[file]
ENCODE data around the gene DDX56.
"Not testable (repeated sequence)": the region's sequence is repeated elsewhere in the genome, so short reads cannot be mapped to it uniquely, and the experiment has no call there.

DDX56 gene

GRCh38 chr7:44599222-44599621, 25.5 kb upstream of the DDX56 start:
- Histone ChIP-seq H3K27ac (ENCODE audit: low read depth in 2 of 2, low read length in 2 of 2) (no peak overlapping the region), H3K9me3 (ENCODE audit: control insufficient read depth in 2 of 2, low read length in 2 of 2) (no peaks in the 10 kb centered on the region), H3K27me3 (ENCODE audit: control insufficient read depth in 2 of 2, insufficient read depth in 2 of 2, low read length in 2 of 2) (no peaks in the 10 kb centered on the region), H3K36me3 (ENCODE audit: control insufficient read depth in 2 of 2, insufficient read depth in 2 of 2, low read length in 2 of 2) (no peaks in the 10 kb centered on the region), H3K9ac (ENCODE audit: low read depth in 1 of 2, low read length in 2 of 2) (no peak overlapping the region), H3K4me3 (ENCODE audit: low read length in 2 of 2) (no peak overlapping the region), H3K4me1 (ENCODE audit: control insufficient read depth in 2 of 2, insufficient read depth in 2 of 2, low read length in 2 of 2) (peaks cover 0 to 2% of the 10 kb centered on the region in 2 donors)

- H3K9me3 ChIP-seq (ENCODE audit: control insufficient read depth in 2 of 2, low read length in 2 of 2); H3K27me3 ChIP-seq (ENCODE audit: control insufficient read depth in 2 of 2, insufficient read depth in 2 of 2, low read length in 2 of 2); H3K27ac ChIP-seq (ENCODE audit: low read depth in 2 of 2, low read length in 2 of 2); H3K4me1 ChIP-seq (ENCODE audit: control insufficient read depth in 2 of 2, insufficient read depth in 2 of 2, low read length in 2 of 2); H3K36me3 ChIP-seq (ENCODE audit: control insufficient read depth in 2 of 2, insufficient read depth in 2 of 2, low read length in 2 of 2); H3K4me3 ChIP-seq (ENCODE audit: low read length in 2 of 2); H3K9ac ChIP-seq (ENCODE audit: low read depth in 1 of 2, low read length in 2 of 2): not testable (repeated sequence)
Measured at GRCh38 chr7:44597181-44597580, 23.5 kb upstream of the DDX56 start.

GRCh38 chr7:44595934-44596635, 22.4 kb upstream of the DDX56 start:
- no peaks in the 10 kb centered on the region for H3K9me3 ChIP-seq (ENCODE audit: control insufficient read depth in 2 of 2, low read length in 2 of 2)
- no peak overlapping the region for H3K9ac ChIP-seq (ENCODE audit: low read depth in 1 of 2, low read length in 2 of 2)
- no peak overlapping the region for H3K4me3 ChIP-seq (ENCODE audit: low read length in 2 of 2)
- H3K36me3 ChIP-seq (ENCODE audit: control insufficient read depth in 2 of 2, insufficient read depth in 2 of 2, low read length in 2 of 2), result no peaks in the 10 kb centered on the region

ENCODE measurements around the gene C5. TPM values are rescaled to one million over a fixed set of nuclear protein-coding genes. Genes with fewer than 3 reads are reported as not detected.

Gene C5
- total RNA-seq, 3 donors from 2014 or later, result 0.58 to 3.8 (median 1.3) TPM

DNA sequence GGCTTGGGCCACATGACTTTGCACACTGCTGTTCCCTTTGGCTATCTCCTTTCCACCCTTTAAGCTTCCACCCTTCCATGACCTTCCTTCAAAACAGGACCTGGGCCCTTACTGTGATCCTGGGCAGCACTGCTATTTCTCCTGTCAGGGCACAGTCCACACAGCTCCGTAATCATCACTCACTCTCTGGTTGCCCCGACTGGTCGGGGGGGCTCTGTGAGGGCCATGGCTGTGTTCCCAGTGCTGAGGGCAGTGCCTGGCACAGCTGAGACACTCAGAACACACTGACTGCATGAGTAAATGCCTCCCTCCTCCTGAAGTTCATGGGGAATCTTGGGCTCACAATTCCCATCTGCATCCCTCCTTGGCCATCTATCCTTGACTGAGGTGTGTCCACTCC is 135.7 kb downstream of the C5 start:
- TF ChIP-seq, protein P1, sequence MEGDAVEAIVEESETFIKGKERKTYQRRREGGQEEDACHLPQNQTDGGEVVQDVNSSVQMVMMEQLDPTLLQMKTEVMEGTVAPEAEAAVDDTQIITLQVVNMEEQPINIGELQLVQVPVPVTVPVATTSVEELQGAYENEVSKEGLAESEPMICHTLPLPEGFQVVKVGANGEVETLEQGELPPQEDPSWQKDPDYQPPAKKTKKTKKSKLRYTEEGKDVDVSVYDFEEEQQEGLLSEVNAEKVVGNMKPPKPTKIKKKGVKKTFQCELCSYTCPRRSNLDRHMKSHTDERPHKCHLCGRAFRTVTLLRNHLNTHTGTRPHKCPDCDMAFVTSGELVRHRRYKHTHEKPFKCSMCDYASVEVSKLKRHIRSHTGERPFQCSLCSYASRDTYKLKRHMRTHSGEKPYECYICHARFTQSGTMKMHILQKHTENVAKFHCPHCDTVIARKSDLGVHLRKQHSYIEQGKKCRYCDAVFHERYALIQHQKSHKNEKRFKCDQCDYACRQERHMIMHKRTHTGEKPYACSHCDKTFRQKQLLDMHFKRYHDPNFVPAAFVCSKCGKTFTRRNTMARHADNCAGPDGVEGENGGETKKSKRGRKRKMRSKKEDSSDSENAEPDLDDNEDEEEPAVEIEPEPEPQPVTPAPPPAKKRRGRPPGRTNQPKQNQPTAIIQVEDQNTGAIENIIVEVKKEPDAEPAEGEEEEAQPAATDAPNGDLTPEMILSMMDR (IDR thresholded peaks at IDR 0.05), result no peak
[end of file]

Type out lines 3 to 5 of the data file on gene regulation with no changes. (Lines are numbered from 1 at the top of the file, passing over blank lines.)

DDX56 gene

GRCh38 chr7:44599222-44599621, 25.5 kb upstream of the DDX56 start:
- Histone ChIP-seq H3K27ac (ENCODE audit: low read depth in 2 of 2, low read length in 2 of 2) (no peak overlapping the region), H3K9me3 (ENCODE audit: control insufficient read depth in 2 of 2, low read length in 2 of 2) (no peaks in the 10 kb centered on the region), H3K27me3 (ENCODE audit: control insufficient read depth in 2 of 2, insufficient read depth in 2 of 2, low read length in 2 of 2) (no peaks in the 10 kb centered on the region), H3K36me3 (ENCODE audit: control insufficient read depth in 2 of 2, insufficient read depth in 2 of 2, low read length in 2 of 2) (no peaks in the 10 kb centered on the region), H3K9ac (ENCODE audit: low read depth in 1 of 2, low read length in 2 of 2) (no peak overlapping the region), H3K4me3 (ENCODE audit: low read length in 2 of 2) (no peak overlapping the region), H3K4me1 (ENCODE audit: control insufficient read depth in 2 of 2, insufficient read depth in 2 of 2, low read length in 2 of 2) (peaks cover 0 to 2% of the 10 kb centered on the region in 2 donors)